The British Council asked me if I would be interested in participating in Forma Viva. This was a biennial event lasting several weeks, during which half a dozen invited sculptors from around the world made sculpture in one of three Sculpture Parks in the former Yugoslavia. It was Anne Elliot who suggested I submit a proposal. My first was rejected and it was for the second idea that I was eventually accepted for Forma Viva ’80.
My destination was not for the Forma Viva Open Air Steel Sculpture Symposium at Ravne na Koroskem that John Hoskin took part in, or the stone-carving symposium where Hubert Dalwood made his contribution. I followed Peter Startup and his Wooden Sculpture to Kostanjevica na Krki. This is an island village, accessible by two bridges and embraced on all sides by the river Krka, not too far from Ljubljana, in present day Slovenia.
We all worked at a beautiful Cistercian Monastery, just outside the village, known locally as Kostanjevica Kloster, or Castle. In the castle grounds are exhibited over one hundred large wooden sculptures made during the twenty years of Forma Viva.
As a pipe smoker, I had been working on ‘pipe’ sculptures. The first completed carving in this group was made for Cannizaro Park Sculpture; an annual exhibition organised by Wimbledon School of Art, consisting of chosen student sculpture and invited staff work, held in the local park in Merton that was once part of the Duke of Cannizaro’s estate.
As Brancusi could make ‘a cup’ the subject of his sculpture, I thought I could make ‘my pipe with pipe-smoke’, the subject of my sculpture. I sent drawings to Slovenia, almost cartoon-like, describing an idea that apparently looked humorous to the selection committee, more so than I had intended. Once there, I believe I was expected to make a sculpture that was more realistic than it eventually turned out.
Marlene and I bought a nearly new Peugeot 104, a car that always seemed, when sitting inside, larger that it looked from the outside. This little white car was a pleasure to drive and took us speedily across Europe (almost without occurrence), except that we got lost in Aachen and were escorted by a police car, to the right autobahn where the 104 raced happily alongside the innumerable Mercedes.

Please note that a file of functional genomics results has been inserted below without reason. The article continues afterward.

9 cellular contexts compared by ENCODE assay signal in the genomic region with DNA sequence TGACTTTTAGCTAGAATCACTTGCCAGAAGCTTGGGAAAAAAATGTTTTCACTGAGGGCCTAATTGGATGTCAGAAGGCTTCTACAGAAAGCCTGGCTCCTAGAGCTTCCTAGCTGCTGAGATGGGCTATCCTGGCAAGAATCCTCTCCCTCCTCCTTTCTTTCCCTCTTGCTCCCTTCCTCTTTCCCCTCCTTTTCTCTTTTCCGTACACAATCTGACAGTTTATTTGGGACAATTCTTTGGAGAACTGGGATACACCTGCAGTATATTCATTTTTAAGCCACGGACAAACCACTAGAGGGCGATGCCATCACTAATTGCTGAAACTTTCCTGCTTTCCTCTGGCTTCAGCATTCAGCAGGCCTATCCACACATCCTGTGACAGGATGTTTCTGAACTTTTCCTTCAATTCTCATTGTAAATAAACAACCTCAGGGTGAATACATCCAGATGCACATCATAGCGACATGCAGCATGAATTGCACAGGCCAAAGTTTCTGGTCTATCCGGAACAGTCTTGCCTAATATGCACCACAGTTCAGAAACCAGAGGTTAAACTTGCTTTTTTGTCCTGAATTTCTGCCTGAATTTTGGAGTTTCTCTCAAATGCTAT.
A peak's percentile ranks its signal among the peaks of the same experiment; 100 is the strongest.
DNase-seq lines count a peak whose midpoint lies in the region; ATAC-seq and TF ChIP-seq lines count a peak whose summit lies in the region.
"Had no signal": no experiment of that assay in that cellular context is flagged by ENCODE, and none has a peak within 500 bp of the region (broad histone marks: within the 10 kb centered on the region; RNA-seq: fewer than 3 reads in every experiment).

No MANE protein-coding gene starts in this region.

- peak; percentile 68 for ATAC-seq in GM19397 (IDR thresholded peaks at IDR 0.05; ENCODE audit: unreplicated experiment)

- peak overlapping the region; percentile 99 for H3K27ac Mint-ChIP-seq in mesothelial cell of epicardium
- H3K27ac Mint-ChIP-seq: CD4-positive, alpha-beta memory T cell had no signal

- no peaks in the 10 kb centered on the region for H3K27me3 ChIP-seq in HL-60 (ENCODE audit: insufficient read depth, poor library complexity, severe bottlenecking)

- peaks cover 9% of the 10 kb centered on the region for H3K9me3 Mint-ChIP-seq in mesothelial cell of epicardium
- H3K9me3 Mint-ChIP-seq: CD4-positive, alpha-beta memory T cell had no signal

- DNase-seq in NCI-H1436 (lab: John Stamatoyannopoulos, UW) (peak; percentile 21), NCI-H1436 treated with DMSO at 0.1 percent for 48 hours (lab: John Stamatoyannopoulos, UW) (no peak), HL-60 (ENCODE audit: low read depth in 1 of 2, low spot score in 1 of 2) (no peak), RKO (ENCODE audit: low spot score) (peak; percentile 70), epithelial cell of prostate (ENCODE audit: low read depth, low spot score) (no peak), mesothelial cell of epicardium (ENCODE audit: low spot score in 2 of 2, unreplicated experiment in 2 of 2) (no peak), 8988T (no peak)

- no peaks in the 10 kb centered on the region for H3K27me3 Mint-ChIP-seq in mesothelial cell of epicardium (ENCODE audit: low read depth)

But we had a disastrous night somewhere in Austria when I drank too much plum brandy and did silly dancing. Next morning as we crossed the border into Slovenia we were confronted by oceans of sweet-smelling rapeseed and my hangover got the better of me. Marlene had to drive the rest of the journey into Kostanevica.
My end of year Assessment commitments at Bath Academy meant that I arrived at Forma Viva a week later that the other participants; Yutaka Toriamo from Japan, Negovan Nemec (the home participant), Margarita Pueva from Bulgaria and Doru Covrig from Romania. There were five sculptors rather than the six that had been originally planned for – so, generously, the money for the absentee was shared out between us.
Although I was late starting and anxious to begin work, I had to wait for the man with the chainsaw to arrive. This meant that I had a forced period of thinking time, to sort out a plan: how to make my sculpture from the enormous ten feet long tree trunk of newly felled oak? I was waiting. He came, eventually, on his bike with the chainsaw menacingly balanced on the handlebars.
We were working at the rear of the monastery, a pink-walled building around three sides of a courtyard. We put up plastic sheeting, which was tied to the trees bordering the workspace, to protect us against the occasional early morning rainfall.
Margarita was making a boy on a swing, after her son; Yutaka was working a very tall Knife Edge (he was a Henry Moore enthusiast); Doru waited for the most part, for his tree to be cut into beams at the saw mills, so he could make two giant chairs. Negovan was carving a large natural form, a cross between a cabbage and a cauliflower and myself, older than the others – and so nicknamed ‘Professor’ – as well as smoking a pipe, I was making a pipe-like carving! When I was working I wore a straw hat and shorts, socks and boots and little else. Beginning very early in the morning when it was cool and quiet, carving all day, with no siesta for me or for Negovan.
The chainsaw operator cut my log into three parts; one to act as a base, to elevate the central part, then a second piece, from which I would make ‘the stem,’ leaving the largest possible piece to make a very elongated bowl crowned with a sphere.